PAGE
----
Imagine for a moment that you are a Grade 9 student. You’ve just been given your first high school schedule, and you’re coming to terms with the fact that you are going to have to learn a new school, make new friends, and adjust to the challenge of new content in the middle of a global pandemic.
You prepare to log into your first Google Meet on the first day. You open up the Google Classroom for your first period class and find the link for the Meet. You start to understand where documents live, where announcements will go, and how you’re notified of assignments. You think: I can do this! Then, you log into your second class and find that everything is in a different place. By the time you’ve made it through your first day, you’ve navigated up to seven or eight different Google Classroom structures, panicked a few times when you couldn’t find a link, and just worked up the courage as a shy 14-year-old to email one of your teachers to let them know you couldn’t find the syllabus on your drive.
Now imagine you’re trying to do all that while helping your little brother with his first day of second grade online. Or sharing a computer with your parent. Or trying to operate on a phone with spotty Wi-Fi.
The five Westhill Grade 9 team leaders, Erin Spata, Olga Mirontchik, Fatme Ayoub, Amparo Fabre, and Christine Mitchell along with their Assistant Principal, Peter Rinaldi, thought quite a bit about this experience–an experience that 9th grade students are having all over the country. “As educators and districts worked to rapidly adjust to a new model of education during the COVID-19 pandemic, many novel protocols were developed under very tight timelines,” shared Mr. Rinaldi. “Teachers were using vastly different systems both within Google Classroom itself and in how information was transferred between Google Classroom and PowerSchool. The result of these discrepant systems was an online educational environment that was difficult for many students and families to navigate, despite having the best intentions.”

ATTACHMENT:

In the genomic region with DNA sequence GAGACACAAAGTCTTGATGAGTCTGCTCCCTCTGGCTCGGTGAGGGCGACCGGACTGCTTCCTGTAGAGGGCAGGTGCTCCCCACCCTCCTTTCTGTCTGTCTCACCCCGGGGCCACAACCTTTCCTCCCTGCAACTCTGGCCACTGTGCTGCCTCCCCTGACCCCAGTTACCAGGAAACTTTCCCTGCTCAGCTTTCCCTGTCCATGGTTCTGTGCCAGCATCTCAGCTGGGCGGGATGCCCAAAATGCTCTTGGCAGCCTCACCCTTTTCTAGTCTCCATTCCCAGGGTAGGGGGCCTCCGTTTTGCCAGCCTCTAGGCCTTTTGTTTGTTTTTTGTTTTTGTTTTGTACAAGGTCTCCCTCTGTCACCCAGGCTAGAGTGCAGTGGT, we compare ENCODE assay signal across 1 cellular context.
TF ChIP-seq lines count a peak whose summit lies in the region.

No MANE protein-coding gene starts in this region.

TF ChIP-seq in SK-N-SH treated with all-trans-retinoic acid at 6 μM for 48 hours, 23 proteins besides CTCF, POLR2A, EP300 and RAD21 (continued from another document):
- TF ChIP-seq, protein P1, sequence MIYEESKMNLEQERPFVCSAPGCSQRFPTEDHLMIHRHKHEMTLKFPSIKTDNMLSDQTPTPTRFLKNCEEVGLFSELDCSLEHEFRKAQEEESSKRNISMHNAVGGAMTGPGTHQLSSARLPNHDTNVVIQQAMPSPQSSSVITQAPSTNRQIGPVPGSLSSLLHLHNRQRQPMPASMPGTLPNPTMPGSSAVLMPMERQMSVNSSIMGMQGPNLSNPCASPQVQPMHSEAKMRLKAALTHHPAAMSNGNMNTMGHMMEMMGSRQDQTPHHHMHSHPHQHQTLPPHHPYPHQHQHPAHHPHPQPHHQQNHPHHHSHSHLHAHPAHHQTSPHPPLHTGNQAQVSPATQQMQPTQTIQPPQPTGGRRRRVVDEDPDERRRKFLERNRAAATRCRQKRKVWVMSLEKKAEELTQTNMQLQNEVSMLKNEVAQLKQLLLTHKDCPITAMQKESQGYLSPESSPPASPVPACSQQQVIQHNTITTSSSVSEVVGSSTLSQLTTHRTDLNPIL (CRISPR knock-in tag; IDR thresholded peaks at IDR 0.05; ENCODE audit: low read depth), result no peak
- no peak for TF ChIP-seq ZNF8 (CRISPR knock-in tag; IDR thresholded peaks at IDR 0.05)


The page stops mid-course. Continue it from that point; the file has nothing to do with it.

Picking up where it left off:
Erin, Olga, Fatme, Amparo and Christine sat down at their first Grade 9 team leads meeting of the year and started sharing some ideas to address this challenge for students and families. Several of the leads agreed that they, along with their teammates, would first want to understand the different practices educators were using. As a result of that conversation, Erin created a Google form that could be used by the five Grade 9 teams at Westhill. The form asked teachers on each team to share a bit about their PowerSchool systems and Google Classroom structure: how do you denote missing assignments? Late assignments? Where do your assignments get posted? After collecting this information, the team leads spent time processing similarities and differences and then charged their individual teams with getting more aligned: “Our Grade 9 data teams worked diligently to norm our procedures around Google Classroom and PowerSchool with the goal of developing a single clear system that would be equitable and accessible to all students and families,” said Mr. Rinaldi.
This norming work and push to examine virtual practice is not just something that Westhill is trying. Manchester High School educators, for example, joined each other’s Google Classrooms as “students” to try and understand the experience of the platform from the perspective of students and families. Westhill continues this conversation about how students are experiencing virtual and hybrid learning by facilitating ongoing focus groups with students who are struggling with their hybrid model in Grade 9. Across the network, RISE educators are working to ensure that any additional barriers–beyond coping with a global pandemic–are eased so that students are, first and foremost, focused on being successful 9th graders.